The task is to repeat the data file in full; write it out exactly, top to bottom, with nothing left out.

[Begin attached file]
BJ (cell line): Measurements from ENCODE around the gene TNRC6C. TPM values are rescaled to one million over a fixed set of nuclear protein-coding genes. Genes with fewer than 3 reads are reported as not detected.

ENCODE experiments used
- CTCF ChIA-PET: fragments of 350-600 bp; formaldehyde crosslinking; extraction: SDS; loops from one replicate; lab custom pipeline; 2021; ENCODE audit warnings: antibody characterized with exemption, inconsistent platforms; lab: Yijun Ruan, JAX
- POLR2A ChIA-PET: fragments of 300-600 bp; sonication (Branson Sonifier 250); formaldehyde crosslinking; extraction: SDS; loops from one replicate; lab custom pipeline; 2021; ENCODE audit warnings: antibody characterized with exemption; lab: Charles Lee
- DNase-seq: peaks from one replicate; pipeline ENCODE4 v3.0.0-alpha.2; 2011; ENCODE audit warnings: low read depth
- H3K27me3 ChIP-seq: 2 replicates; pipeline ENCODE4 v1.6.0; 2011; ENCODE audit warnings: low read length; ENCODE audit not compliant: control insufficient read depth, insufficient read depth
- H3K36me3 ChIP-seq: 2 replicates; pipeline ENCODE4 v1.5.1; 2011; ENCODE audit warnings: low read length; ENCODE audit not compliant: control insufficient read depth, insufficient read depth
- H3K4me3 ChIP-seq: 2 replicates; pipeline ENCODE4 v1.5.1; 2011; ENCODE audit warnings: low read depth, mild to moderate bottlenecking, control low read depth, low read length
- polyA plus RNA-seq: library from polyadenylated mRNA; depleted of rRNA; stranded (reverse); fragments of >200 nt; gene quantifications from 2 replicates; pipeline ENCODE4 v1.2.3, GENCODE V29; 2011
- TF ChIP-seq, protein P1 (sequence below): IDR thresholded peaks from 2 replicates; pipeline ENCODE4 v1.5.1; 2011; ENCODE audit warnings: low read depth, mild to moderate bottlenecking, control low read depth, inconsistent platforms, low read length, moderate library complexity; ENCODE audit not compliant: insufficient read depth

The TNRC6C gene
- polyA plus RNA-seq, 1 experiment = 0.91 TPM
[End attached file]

BJ (cell line): Measurements from ENCODE around the gene TNRC6C. TPM values are rescaled to one million over a fixed set of nuclear protein-coding genes. Genes with fewer than 3 reads are reported as not detected.

ENCODE experiments used
- CTCF ChIA-PET: fragments of 350-600 bp; formaldehyde crosslinking; extraction: SDS; loops from one replicate; lab custom pipeline; 2021; ENCODE audit warnings: antibody characterized with exemption, inconsistent platforms; lab: Yijun Ruan, JAX
- POLR2A ChIA-PET: fragments of 300-600 bp; sonication (Branson Sonifier 250); formaldehyde crosslinking; extraction: SDS; loops from one replicate; lab custom pipeline; 2021; ENCODE audit warnings: antibody characterized with exemption; lab: Charles Lee
- DNase-seq: peaks from one replicate; pipeline ENCODE4 v3.0.0-alpha.2; 2011; ENCODE audit warnings: low read depth
- H3K27me3 ChIP-seq: 2 replicates; pipeline ENCODE4 v1.6.0; 2011; ENCODE audit warnings: low read length; ENCODE audit not compliant: control insufficient read depth, insufficient read depth
- H3K36me3 ChIP-seq: 2 replicates; pipeline ENCODE4 v1.5.1; 2011; ENCODE audit warnings: low read length; ENCODE audit not compliant: control insufficient read depth, insufficient read depth
- H3K4me3 ChIP-seq: 2 replicates; pipeline ENCODE4 v1.5.1; 2011; ENCODE audit warnings: low read depth, mild to moderate bottlenecking, control low read depth, low read length
- polyA plus RNA-seq: library from polyadenylated mRNA; depleted of rRNA; stranded (reverse); fragments of >200 nt; gene quantifications from 2 replicates; pipeline ENCODE4 v1.2.3, GENCODE V29; 2011
- TF ChIP-seq, protein P1 (sequence below): IDR thresholded peaks from 2 replicates; pipeline ENCODE4 v1.5.1; 2011; ENCODE audit warnings: low read depth, mild to moderate bottlenecking, control low read depth, inconsistent platforms, low read length, moderate library complexity; ENCODE audit not compliant: insufficient read depth

The TNRC6C gene
- polyA plus RNA-seq, 1 experiment = 0.91 TPM